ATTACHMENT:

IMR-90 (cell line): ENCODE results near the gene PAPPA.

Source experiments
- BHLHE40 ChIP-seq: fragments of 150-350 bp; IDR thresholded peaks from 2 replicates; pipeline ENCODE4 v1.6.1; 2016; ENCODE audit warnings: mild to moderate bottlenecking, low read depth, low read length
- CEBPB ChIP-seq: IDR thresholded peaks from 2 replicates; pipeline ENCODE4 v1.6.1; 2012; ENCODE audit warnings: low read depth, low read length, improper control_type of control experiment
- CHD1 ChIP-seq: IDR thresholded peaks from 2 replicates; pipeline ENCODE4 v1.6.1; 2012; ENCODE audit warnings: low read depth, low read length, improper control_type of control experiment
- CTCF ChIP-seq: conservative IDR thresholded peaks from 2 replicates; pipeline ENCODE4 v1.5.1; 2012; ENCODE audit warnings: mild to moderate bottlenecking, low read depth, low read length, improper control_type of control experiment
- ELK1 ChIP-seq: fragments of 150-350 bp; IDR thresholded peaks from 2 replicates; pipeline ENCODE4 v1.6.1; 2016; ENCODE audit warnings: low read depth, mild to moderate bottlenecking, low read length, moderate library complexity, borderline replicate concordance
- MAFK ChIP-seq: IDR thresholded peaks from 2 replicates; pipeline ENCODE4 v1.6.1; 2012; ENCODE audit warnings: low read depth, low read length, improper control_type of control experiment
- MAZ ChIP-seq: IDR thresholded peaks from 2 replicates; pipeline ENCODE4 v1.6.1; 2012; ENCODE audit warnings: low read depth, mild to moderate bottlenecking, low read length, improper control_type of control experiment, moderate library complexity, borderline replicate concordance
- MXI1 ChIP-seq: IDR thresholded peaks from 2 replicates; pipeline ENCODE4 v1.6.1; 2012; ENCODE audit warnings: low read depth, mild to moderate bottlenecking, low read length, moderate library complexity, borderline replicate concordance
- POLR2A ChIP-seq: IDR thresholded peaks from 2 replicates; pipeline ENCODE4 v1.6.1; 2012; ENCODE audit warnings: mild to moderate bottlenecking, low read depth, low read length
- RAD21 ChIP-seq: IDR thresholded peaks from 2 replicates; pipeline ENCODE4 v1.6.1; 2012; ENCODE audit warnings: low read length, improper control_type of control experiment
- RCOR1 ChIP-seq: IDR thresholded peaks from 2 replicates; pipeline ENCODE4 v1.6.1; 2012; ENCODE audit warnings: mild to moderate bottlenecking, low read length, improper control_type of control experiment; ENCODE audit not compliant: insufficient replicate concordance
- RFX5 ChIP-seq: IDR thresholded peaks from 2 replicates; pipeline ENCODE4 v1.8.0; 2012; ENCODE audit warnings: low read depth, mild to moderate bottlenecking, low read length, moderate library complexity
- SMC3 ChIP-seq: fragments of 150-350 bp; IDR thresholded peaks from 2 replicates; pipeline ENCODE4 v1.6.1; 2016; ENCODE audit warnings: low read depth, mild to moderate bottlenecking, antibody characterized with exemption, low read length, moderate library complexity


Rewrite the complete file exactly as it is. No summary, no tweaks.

IMR-90 (cell line): ENCODE results near the gene PAPPA.

Source experiments
- BHLHE40 ChIP-seq: fragments of 150-350 bp; IDR thresholded peaks from 2 replicates; pipeline ENCODE4 v1.6.1; 2016; ENCODE audit warnings: mild to moderate bottlenecking, low read depth, low read length
- CEBPB ChIP-seq: IDR thresholded peaks from 2 replicates; pipeline ENCODE4 v1.6.1; 2012; ENCODE audit warnings: low read depth, low read length, improper control_type of control experiment
- CHD1 ChIP-seq: IDR thresholded peaks from 2 replicates; pipeline ENCODE4 v1.6.1; 2012; ENCODE audit warnings: low read depth, low read length, improper control_type of control experiment
- CTCF ChIP-seq: conservative IDR thresholded peaks from 2 replicates; pipeline ENCODE4 v1.5.1; 2012; ENCODE audit warnings: mild to moderate bottlenecking, low read depth, low read length, improper control_type of control experiment
- ELK1 ChIP-seq: fragments of 150-350 bp; IDR thresholded peaks from 2 replicates; pipeline ENCODE4 v1.6.1; 2016; ENCODE audit warnings: low read depth, mild to moderate bottlenecking, low read length, moderate library complexity, borderline replicate concordance
- MAFK ChIP-seq: IDR thresholded peaks from 2 replicates; pipeline ENCODE4 v1.6.1; 2012; ENCODE audit warnings: low read depth, low read length, improper control_type of control experiment
- MAZ ChIP-seq: IDR thresholded peaks from 2 replicates; pipeline ENCODE4 v1.6.1; 2012; ENCODE audit warnings: low read depth, mild to moderate bottlenecking, low read length, improper control_type of control experiment, moderate library complexity, borderline replicate concordance
- MXI1 ChIP-seq: IDR thresholded peaks from 2 replicates; pipeline ENCODE4 v1.6.1; 2012; ENCODE audit warnings: low read depth, mild to moderate bottlenecking, low read length, moderate library complexity, borderline replicate concordance
- POLR2A ChIP-seq: IDR thresholded peaks from 2 replicates; pipeline ENCODE4 v1.6.1; 2012; ENCODE audit warnings: mild to moderate bottlenecking, low read depth, low read length
- RAD21 ChIP-seq: IDR thresholded peaks from 2 replicates; pipeline ENCODE4 v1.6.1; 2012; ENCODE audit warnings: low read length, improper control_type of control experiment
- RCOR1 ChIP-seq: IDR thresholded peaks from 2 replicates; pipeline ENCODE4 v1.6.1; 2012; ENCODE audit warnings: mild to moderate bottlenecking, low read length, improper control_type of control experiment; ENCODE audit not compliant: insufficient replicate concordance
- RFX5 ChIP-seq: IDR thresholded peaks from 2 replicates; pipeline ENCODE4 v1.8.0; 2012; ENCODE audit warnings: low read depth, mild to moderate bottlenecking, low read length, moderate library complexity
- SMC3 ChIP-seq: fragments of 150-350 bp; IDR thresholded peaks from 2 replicates; pipeline ENCODE4 v1.6.1; 2016; ENCODE audit warnings: low read depth, mild to moderate bottlenecking, antibody characterized with exemption, low read length, moderate library complexity